This was government’s response to exploitative and avaricious medical insurers and doctors who were making healthcare unaffordable. Ironically, premium increases are at 25% and counting. Moreover, 16 of the 23 healthcare coops, or consumer operated plans (some with over 800,000 enrollees), have shut down and Aetna, Humana and UnitedHealth are leaving the program or mitigating their services. The government’s role in making healthcare affordable only increased the cost of healthcare for tax paying citizens. It also lessened the incentives for Obamacare recipients and prevents opportunities for financial advancement or affording healthcare. Enrollees who apply for 2 or more jobs or accumulate a certain amount of income can get penalized and lose “benefits” just for trying to advance financially and to afford “affordable healthcare.” Although there are numerous examples of both failed and failing government programs, the focus is on examples of when the free market has remedied problems that occur within a given society and economy.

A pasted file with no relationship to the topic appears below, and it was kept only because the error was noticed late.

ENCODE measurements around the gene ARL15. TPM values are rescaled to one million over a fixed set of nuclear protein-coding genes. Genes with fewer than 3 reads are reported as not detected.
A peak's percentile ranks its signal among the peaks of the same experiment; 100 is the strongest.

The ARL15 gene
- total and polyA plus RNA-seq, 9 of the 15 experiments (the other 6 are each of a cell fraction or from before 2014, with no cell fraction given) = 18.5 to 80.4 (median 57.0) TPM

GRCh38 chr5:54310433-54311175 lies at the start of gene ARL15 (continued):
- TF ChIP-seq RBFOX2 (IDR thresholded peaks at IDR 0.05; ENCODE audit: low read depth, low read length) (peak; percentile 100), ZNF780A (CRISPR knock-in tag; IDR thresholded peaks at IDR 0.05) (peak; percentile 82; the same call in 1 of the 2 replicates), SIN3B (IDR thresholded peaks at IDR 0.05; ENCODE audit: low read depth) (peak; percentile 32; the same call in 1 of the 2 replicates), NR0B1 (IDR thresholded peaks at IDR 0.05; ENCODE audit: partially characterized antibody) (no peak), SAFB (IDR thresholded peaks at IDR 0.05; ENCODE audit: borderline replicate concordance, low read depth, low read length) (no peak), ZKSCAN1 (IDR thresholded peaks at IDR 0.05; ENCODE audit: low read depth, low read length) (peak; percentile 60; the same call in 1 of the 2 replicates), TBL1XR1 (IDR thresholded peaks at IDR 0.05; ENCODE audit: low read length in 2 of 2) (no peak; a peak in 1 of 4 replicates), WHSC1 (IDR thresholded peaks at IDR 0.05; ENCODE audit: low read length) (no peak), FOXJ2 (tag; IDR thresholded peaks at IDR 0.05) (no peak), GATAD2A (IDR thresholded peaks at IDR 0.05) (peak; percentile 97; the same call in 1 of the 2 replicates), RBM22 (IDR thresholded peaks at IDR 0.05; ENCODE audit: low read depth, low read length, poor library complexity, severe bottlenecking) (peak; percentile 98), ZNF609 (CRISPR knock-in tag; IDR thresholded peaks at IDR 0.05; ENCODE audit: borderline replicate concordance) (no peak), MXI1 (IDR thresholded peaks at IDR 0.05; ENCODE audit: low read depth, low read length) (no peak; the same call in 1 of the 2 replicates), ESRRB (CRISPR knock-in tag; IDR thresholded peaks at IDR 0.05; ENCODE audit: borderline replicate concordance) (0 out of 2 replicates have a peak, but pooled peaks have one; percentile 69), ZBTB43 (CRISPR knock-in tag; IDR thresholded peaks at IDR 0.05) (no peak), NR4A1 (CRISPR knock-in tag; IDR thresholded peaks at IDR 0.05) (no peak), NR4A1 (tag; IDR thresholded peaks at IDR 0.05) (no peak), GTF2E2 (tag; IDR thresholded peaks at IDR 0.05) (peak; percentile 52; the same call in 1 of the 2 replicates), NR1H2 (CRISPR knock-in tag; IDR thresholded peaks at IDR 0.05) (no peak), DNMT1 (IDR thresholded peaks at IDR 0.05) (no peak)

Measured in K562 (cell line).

Governmental regulations manipulate and handicap the vitalization of a society. We can look at the collapse of the Soviet Union as a perfect example of disastrous central planning. Contrarily, deregulation and laissez-faireeconomics have historically been more successful at solving problems; such as consumer protection.
For example, the Civil Aeronautics Act of 1938 was created by government to regulate airline safety, commerce, and routes of air carriers. However, when deregulation of the airline industry reached its critical juncture (after the ratification of the Airline Deregulation Act of 1978, and the eventual discontinuation of the Civil Aeronautics Board) airfare declined by 25% since 1991; this is 22% lower than it would have been if airline regulation had continued.
With regards to safety: from 1972 to 1978 (during regulation) there were 2.35 accidents per 100,000 aircraft hours flown, compared to the 1.3 accidents per 100,000 hours flown since 1978.